Erlotinib and medicinal products altering pH: Erlotinib is characterised by a decrease in solubility at pH above 5. Medicinal products that alter the pH of the upper Gastro-Intestinal (GI) tract may alter the solubility of erlotinib and hence its bioavailability. Co-administration of erlotinib with omeprazole, a proton pump inhibitor (PPI), decreased the erlotinib exposure [AUC] and maximum concentration [Cmax] by 46% and 61%, respectively. There was no change to Tmax or half-life. Concomitant administration of Alvoceva with 300 mg ranitidine, an H2-receptor antagonist, decreased erlotinib exposure [AUC] and maximum concentrations [Cmax] by 33% and 54%, respectively. Increasing the dose of Alvoceva when co-administered with such agents is not likely to compensate for this loss of exposure. However, when Alvoceva was dosed in a staggered manner 2 hours before or 10 hours after ranitidine 150 mg b.i.d., erlotinib exposure [AUC] and maximum concentrations [Cmax] decreased only by 15% and 17%, respectively. The effect of antacids on the absorption of erlotinib has not been investigated but absorption may be impaired, leading to lower plasma levels. In summary, the combination of erlotinib with proton pump inhibitors should be avoided. If the use of antacids is considered necessary during treatment with Alvoceva, they should be taken at least 4 hours before or 2 hours after the daily dose of Alvoceva. If the use of ranitidine is considered, it should be used in a staggered manner; i.e. Alvoceva must be taken at least 2 hours before or 10 hours after ranitidine dosing.
Erlotinib and Gemcitabine: In a Phase Ib study, there were no significant effects of gemcitabine on the pharmacokinetics of erlotinib nor were there significant effects of erlotinib on the pharmacokinetics of gemcitabine.
Erlotinib and Carboplatin/Paclitaxel: Erlotinib increases platinum concentrations. In a clinical study, the concomitant use of erlotinib with carboplatin and paclitaxel led to an increase of total platinum AUC0-48 of 10.6%. Although statistically significant, the magnitude of this difference is not considered to be clinically relevant. In clinical practice, there may be other co-factors leading to an increased exposure to carboplatin like renal impairment. There were no significant effects of carboplatin or paclitaxel on the pharmacokinetics of erlotinib.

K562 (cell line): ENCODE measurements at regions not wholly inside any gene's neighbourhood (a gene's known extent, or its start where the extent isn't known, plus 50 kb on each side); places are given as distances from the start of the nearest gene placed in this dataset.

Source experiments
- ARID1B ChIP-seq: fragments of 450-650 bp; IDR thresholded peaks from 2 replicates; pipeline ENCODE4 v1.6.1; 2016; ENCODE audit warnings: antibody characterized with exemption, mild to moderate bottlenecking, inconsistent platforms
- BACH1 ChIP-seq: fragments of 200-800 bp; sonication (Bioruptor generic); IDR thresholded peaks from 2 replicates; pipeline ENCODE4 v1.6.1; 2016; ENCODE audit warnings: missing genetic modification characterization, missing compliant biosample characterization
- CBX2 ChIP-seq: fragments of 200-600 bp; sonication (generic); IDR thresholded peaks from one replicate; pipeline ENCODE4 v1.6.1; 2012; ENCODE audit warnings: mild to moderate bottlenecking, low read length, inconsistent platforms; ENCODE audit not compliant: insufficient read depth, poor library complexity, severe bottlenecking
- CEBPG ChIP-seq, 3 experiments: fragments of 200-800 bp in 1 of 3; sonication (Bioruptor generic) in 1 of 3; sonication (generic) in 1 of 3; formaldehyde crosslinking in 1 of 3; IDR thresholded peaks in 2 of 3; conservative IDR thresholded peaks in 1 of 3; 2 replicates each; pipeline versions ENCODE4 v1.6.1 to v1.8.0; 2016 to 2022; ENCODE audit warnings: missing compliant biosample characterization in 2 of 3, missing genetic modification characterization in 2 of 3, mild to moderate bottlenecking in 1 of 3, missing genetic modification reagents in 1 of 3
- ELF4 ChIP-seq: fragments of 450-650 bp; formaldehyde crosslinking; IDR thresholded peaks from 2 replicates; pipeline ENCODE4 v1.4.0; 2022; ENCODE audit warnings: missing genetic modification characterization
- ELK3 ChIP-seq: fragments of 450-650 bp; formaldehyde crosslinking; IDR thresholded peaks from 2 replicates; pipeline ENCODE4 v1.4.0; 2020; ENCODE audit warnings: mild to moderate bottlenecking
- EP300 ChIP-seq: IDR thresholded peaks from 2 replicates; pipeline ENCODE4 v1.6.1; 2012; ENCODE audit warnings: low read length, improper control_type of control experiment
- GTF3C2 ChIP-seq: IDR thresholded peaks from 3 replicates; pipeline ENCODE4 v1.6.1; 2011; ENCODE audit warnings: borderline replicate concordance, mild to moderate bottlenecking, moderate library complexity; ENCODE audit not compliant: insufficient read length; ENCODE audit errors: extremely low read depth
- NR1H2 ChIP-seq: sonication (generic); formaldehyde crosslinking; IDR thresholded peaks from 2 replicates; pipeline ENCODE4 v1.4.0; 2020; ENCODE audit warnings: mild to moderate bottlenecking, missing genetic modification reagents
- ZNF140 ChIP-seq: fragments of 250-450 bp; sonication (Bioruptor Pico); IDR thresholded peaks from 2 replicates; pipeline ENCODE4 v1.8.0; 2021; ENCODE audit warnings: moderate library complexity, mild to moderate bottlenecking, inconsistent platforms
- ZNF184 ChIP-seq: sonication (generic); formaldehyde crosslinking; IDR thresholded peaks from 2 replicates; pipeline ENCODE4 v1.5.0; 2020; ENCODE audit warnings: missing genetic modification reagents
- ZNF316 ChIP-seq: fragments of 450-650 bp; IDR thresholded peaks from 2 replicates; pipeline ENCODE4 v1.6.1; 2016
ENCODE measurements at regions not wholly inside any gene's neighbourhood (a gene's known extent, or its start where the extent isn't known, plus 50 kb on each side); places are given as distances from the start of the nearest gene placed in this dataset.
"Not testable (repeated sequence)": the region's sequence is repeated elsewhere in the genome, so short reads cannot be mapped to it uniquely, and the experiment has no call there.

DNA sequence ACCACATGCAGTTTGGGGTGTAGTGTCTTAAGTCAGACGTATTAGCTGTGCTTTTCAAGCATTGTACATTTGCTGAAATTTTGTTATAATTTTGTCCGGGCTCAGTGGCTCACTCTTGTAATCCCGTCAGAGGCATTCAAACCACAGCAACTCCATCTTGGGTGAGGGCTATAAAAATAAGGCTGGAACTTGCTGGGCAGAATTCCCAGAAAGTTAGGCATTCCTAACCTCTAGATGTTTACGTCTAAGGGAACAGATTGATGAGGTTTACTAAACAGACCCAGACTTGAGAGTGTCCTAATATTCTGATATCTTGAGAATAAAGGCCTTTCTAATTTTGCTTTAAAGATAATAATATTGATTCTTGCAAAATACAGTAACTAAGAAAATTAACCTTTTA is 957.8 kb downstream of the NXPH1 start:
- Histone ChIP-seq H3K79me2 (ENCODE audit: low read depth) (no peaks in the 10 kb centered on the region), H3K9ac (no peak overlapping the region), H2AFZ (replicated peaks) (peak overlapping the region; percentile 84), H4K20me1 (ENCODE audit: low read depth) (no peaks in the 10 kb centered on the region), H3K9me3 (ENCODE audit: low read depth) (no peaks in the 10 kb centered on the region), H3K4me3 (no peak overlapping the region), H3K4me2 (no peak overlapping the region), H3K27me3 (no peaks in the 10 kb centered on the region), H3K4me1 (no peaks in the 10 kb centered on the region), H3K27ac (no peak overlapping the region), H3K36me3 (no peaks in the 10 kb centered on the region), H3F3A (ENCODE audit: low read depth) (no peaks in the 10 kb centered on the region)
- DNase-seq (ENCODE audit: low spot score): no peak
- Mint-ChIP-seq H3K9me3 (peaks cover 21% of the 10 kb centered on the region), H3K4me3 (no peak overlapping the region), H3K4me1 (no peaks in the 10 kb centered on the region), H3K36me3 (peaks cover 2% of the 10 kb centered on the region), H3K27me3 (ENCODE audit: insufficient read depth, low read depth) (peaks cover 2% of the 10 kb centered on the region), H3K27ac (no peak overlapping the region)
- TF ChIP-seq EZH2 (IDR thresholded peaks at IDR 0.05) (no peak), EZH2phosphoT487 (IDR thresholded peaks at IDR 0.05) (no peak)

Erlotinib and Capecitabine: Capecitabine may increase erlotinib concentrations. When erlotinib was given in combination with capecitabine, there was a statistically significant increase in erlotinib AUC and a borderline increase in Cmax when compared with values observed in another study in which erlotinib was given as single agent. There were no significant effects of erlotinib on the pharmacokinetics of capecitabine.
Erlotinib and proteasome inhibitors: Due to the working mechanism, proteasome inhibitors including bortezomib may be expected to influence the effect of EGFR inhibitors including erlotinib. Such influence is supported by limited clinical data and preclinical studies showing EGFR degradation through the proteasome.